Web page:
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posted by janrinok on Tuesday June 21, @10:43AM   Printer-friendly
from the monotone-of-the-evening's-drone dept.

Amazon Will Pilot Drone Delivery in California This Year:

All sorts of wacky solutions have been proposed for better package delivery, from an underground "hyperloop" network of pipes to swarms of last-mile robots dispatched from mothership vans.

Let's not forget ever-elusive delivery drones. The widespread assumption was that Amazon would be the first to have its packages take to the skies, but as it turned out, Walmart beat them to the punch, piloting drone delivery in North Carolina in 2020.

Now Amazon's catching up. The company announced this week that it's starting drone delivery service in Lockeford, California later this year. South-east of Sacramento in the state's hot, dry Central Valley area, the town had a population of just 3,521 as of the 2020 census. An Amazon press release says the town has "historic links" to the aviation industry thanks to a former resident who built and flew planes there in the early 1900s.

The company doesn't give additional details around why it chose Lockeford for the Prime Air pilot, though the town's rural location, the fact that most customers there have backyards for the drones to drop packages in, and the lack of numerous obstacles you'd find in a more urban or densely-populated area likely all factored in.

[...] On the safety front, among other measures, Amazon has built what it calls an "industry-leading sense-and-avoid system" to keep its drones from crashing into things—things like other aircraft, people, pets, or unexpected obstacles (like, say, a chimney or an antenna). When a drone's sensors detect objects within a certain radius of it, it automatically changes course, and as it descends to drop packages, it checks that the surrounding space is clear.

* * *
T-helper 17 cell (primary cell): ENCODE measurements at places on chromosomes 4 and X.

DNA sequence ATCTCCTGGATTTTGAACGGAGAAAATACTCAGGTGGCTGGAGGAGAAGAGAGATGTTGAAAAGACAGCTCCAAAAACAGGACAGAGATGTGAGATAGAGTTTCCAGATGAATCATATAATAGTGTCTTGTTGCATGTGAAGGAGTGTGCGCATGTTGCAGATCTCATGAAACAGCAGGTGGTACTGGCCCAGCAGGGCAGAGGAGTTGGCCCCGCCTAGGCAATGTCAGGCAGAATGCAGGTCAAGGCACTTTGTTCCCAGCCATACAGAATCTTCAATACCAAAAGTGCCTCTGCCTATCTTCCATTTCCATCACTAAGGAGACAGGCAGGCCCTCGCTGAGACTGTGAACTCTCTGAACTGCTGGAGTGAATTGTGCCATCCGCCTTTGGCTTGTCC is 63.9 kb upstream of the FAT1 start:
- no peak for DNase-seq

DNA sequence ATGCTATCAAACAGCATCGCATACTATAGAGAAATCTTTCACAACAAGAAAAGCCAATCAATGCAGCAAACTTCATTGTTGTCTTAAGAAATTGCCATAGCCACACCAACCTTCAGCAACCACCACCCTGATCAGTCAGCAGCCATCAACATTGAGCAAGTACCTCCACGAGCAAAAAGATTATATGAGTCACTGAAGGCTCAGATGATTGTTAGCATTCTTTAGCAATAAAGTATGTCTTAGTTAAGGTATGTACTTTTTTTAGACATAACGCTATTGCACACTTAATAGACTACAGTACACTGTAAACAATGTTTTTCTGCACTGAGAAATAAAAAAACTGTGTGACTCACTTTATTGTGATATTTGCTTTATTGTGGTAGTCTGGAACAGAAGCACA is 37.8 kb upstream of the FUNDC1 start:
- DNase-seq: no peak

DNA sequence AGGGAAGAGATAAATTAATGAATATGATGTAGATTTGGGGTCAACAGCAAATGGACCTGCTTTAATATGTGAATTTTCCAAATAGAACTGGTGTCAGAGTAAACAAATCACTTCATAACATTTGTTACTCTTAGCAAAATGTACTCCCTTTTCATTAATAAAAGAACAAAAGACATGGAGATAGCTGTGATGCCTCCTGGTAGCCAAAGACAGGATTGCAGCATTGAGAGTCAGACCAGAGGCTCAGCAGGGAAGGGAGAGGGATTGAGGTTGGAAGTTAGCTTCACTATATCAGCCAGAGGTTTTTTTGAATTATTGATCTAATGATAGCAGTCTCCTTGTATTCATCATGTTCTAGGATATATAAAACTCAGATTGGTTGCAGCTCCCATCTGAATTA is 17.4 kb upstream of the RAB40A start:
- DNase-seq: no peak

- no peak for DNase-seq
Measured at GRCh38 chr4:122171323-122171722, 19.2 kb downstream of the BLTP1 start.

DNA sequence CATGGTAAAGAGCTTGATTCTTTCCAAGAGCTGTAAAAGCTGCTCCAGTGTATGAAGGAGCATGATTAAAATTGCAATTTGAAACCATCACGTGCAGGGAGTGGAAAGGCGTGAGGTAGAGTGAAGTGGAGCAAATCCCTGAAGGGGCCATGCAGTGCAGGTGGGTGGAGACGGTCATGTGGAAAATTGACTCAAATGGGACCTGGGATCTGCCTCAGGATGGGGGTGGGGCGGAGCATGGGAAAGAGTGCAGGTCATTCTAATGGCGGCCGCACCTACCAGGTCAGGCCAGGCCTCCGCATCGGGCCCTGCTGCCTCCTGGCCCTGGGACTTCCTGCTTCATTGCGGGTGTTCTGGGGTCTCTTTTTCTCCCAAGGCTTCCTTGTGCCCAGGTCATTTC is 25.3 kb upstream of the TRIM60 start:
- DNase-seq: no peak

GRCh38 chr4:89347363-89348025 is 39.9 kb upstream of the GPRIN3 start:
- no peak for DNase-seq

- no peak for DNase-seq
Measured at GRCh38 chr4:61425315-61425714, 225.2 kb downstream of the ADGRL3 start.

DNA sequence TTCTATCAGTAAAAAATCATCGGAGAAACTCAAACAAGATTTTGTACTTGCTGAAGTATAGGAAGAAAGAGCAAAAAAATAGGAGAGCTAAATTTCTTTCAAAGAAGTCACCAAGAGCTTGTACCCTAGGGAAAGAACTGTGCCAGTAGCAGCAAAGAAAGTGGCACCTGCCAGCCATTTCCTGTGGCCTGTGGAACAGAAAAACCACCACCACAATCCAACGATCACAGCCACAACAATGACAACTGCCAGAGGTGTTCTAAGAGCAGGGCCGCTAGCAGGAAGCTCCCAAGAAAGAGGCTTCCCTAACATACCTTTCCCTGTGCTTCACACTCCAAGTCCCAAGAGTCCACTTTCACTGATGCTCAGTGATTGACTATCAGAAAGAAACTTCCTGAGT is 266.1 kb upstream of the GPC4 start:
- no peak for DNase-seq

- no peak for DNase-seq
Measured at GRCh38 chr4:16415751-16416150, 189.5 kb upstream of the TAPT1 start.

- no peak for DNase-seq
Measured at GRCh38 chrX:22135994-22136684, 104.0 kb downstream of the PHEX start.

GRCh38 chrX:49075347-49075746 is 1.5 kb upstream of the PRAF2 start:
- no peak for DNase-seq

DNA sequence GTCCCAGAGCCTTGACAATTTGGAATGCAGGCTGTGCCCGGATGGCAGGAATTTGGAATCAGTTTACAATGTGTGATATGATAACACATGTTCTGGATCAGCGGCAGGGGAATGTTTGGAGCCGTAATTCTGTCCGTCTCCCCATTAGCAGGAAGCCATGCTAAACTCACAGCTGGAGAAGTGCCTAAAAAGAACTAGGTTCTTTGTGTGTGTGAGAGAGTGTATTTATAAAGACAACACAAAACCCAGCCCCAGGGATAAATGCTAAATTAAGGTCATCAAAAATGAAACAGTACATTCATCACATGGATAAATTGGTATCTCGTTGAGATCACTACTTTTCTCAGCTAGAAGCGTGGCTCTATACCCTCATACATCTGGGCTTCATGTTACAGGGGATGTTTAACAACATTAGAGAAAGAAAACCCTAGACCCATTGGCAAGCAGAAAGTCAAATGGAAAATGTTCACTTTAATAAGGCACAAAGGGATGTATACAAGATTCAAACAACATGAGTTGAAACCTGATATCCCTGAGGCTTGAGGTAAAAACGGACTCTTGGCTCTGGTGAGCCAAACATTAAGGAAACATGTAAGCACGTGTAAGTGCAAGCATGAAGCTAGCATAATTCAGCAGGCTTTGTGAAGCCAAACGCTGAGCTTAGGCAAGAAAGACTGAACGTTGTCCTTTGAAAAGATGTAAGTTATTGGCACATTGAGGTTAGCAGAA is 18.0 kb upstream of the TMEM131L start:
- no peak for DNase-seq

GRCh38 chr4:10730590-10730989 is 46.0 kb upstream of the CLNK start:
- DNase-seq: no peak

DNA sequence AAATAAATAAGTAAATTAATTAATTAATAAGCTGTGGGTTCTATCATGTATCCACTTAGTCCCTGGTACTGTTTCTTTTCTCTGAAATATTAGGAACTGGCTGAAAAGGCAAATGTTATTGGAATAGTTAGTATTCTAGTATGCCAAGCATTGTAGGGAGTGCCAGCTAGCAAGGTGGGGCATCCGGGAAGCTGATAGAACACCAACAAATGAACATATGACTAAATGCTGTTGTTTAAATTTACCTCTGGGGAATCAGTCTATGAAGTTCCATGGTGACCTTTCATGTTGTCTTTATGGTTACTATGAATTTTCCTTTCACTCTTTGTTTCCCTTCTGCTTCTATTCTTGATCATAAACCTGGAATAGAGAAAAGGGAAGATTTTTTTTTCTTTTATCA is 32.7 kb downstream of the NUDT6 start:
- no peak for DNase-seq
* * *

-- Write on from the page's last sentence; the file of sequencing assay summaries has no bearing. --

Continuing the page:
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  • (Score: 4, Insightful) by lentilla on Tuesday June 21, @12:47PM

    by lentilla (1770) on Tuesday June 21, @12:47PM (#1254876)

    I remain somewhat sceptical but the idea is within the realms of plausibility.

    Assume the drone leaves the local depot, flies one mile, drops the package and then flies back. What's that, a five minute turn-around? Now multiply that by the time period they will be allowed to operate - assuming thirteen hours each day - which gives us 156 deliveries per day per drone. OK, they might need to pick up a freshly-charged battery with each delivery, and some deliveries will be problematic - but you only need one drone to service one hundred households at one delivery each day.

    The drones won't be cheap but they can't cost too much either (otherwise they are too much of an attractive target for thieves). Let's say they cost $10,000 each. That's $100 dollars per household. Let's keep the delivery rates reasonable; say a dollar a delivery; and you have your capital expenditure covered in just over three months. Every delivery after that is gravy.

    By which I mean to say: if the technical challenges can be overcome and the logistics worked out, last-mile package delivery by drone is well within reach today. Like I said above - I remain sceptical - but we have all the makings at our fingertips today, and; like the Wright Brothers and their airplane; it appears to be just a matter of hitting on the right combination.

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